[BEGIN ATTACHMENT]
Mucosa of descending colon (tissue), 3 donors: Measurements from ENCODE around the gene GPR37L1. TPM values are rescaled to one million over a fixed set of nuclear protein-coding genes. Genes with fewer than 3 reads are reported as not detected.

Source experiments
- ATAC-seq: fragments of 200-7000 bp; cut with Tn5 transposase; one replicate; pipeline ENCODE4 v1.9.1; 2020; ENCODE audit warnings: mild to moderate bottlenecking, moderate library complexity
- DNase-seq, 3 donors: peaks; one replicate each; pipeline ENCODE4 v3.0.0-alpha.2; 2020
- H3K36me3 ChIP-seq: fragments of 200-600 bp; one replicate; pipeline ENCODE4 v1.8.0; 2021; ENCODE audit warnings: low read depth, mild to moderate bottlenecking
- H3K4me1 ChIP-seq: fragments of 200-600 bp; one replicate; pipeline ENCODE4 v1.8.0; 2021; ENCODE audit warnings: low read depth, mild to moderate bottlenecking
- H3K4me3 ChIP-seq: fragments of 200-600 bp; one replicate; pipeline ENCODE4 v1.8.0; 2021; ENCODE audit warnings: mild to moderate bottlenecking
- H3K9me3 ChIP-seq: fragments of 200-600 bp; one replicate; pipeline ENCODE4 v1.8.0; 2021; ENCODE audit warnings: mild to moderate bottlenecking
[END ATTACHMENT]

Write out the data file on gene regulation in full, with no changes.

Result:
Mucosa of descending colon (tissue), 3 donors: Measurements from ENCODE around the gene GPR37L1. TPM values are rescaled to one million over a fixed set of nuclear protein-coding genes. Genes with fewer than 3 reads are reported as not detected.

Source experiments
- ATAC-seq: fragments of 200-7000 bp; cut with Tn5 transposase; one replicate; pipeline ENCODE4 v1.9.1; 2020; ENCODE audit warnings: mild to moderate bottlenecking, moderate library complexity
- DNase-seq, 3 donors: peaks; one replicate each; pipeline ENCODE4 v3.0.0-alpha.2; 2020
- H3K36me3 ChIP-seq: fragments of 200-600 bp; one replicate; pipeline ENCODE4 v1.8.0; 2021; ENCODE audit warnings: low read depth, mild to moderate bottlenecking
- H3K4me1 ChIP-seq: fragments of 200-600 bp; one replicate; pipeline ENCODE4 v1.8.0; 2021; ENCODE audit warnings: low read depth, mild to moderate bottlenecking
- H3K4me3 ChIP-seq: fragments of 200-600 bp; one replicate; pipeline ENCODE4 v1.8.0; 2021; ENCODE audit warnings: mild to moderate bottlenecking
- H3K9me3 ChIP-seq: fragments of 200-600 bp; one replicate; pipeline ENCODE4 v1.8.0; 2021; ENCODE audit warnings: mild to moderate bottlenecking